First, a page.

Pan-Africanism and the challenge of East African Community integration

Published on Pambazuka News, by Issa G. Shivji, Nov. 3, 2010.

As the East African Community seeks further integration, Issa G. Shivji explores the historical beginnings and vision behind such regional changes from a pan-Africanist perspective. Rather than debate specific forms of ‘economic integration’ or ‘political association’, Shivji seeks to discuss ‘whether we are asking the right questions’ … //

… IV. Resurrecting Pan-Africanism:

The defeat of the (territorial) national project at the hands of neo-liberalism on the one hand, and the collapse of neo-liberalism, which was predicated on extreme financialization, on the other, has squarely placed Pan-Africanism on the historical agenda. In broad terms, Pan-Africanist agenda entails continental political unity and economic integration. 

Does this mean that regional unity like the one implied in EAC/EAF is worthless and should not be pursued? With Mwalimu Nyerere, my answer would be that it should be pursued provided it is guided by a Pan-Africanist vision. What does this mean in practice if these are not only to be words or, as Mwalimu said, ‘matters of form – motions which have to be gone through while the serious business of building up states is continued.’ (Nyerere 1966 op. cit. 215).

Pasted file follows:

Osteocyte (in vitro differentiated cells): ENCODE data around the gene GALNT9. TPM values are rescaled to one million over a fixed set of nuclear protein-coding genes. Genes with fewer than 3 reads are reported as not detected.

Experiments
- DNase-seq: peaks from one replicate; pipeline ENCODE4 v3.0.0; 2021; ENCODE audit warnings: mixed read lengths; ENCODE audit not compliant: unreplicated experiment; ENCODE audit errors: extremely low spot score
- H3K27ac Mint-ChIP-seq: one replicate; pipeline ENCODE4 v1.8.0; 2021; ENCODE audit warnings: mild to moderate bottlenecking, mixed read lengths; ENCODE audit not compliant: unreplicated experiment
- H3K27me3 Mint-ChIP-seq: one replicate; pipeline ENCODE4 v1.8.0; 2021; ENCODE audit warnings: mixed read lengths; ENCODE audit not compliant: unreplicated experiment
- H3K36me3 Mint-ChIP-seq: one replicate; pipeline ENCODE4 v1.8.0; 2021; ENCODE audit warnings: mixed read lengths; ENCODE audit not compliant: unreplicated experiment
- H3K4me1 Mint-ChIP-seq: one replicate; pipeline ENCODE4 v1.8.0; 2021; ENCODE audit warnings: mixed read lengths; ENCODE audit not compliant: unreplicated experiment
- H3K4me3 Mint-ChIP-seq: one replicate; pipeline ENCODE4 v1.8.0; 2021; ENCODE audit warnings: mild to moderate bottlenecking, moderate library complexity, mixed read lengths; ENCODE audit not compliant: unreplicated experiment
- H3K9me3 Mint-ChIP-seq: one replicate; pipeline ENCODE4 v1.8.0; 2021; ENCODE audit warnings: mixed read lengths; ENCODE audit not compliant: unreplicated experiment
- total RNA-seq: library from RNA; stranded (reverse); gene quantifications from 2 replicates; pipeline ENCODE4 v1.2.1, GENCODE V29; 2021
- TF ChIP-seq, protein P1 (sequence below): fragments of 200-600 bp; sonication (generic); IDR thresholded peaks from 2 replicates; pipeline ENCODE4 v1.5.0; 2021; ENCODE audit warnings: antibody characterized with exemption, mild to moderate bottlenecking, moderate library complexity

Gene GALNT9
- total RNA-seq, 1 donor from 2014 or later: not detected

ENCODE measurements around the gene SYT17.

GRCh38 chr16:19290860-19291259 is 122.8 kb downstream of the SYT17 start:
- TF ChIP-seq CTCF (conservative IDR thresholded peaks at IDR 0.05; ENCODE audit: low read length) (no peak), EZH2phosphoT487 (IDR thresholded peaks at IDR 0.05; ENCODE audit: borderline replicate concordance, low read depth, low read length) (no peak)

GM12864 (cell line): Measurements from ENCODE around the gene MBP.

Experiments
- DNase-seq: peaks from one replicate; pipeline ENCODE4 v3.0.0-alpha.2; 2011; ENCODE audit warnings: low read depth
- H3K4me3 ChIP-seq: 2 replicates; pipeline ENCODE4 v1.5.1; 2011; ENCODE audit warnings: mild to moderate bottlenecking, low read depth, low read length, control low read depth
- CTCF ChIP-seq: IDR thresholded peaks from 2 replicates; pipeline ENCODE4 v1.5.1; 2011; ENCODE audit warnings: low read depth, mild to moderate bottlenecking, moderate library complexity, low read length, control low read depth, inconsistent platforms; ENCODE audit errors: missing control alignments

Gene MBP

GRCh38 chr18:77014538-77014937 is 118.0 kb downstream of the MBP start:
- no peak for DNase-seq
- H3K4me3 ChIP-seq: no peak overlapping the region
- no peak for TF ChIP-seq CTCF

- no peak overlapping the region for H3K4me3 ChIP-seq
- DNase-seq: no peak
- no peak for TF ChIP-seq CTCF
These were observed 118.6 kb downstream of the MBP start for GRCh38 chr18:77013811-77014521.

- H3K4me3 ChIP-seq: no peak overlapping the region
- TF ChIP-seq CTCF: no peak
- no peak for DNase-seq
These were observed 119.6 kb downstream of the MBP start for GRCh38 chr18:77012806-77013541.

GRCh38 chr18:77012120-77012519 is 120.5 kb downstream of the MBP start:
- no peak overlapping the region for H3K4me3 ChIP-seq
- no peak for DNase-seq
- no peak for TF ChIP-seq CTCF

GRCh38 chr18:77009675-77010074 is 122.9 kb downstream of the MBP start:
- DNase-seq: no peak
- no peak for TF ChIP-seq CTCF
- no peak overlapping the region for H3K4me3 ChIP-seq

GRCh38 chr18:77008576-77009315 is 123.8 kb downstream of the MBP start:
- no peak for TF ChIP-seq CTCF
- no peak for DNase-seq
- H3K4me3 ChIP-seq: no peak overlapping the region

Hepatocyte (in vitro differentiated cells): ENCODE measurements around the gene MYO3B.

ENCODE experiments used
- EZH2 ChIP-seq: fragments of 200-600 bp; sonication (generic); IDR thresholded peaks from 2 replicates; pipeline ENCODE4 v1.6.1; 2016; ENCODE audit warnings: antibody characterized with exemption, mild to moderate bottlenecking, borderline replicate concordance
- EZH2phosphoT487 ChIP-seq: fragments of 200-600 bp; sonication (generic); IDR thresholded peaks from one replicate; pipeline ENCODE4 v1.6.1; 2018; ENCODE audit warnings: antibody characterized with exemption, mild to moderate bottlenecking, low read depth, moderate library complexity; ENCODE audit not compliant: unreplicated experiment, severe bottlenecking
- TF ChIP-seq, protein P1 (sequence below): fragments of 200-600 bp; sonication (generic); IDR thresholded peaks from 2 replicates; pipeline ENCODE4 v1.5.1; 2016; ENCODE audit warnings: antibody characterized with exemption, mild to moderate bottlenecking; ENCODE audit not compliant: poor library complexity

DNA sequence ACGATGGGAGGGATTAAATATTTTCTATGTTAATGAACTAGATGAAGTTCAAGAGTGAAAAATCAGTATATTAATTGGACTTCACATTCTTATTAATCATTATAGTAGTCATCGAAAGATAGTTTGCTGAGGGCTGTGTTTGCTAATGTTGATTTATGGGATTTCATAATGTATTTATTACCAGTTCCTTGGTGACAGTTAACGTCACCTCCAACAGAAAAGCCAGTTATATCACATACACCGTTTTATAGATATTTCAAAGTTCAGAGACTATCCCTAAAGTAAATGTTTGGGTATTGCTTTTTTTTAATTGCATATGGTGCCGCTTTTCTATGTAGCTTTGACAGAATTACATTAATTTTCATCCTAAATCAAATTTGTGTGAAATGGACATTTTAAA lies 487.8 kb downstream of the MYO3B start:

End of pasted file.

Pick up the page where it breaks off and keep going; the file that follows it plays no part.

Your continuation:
Let me illustrate concretely the implication of saying that our regional unity should be guided by a pan-Africanist vision. When EA cooperation was being considered anew, there was a suggestion that in the new circumstances, the EA cooperation should include Rwanda, Burundi and the DRC, besides the three traditional EA countries.[1] Fortunately, Rwanda and Burundi were considered but no thought was given to the inclusion of the DRC. No doubt many practical obstacles and hurdles would be posed to show that the suggestion is not feasible, or, even absurd. But the point is that it was not even raised for debate in which case the hurdles would be raised and a debate generated as to how these could be addressed in a Pan-African context. The other suggestion that was made was that the question of Zanzibar within the Tanzanian union and its place within a larger unity ought to be discussed and a suitable resolution found. Yet, as has continued to be the political praxis in this regard, it was thought best to shove it under the carpet. Yet the issue has refused to go away and is being constantly raised by the Zanzibaris. If this matter were seen from a pan-African perspective, new initiatives could be taken – such as exploring different levels of association within the larger framework of federation, say, for example, Zanzibar having the status of an autonomous region within a federation. It will be recalled that within the former Soviet Union/federation different states had different status, including two states which even had seats in the United Nations, and some smaller states being given the status of autonomous regions.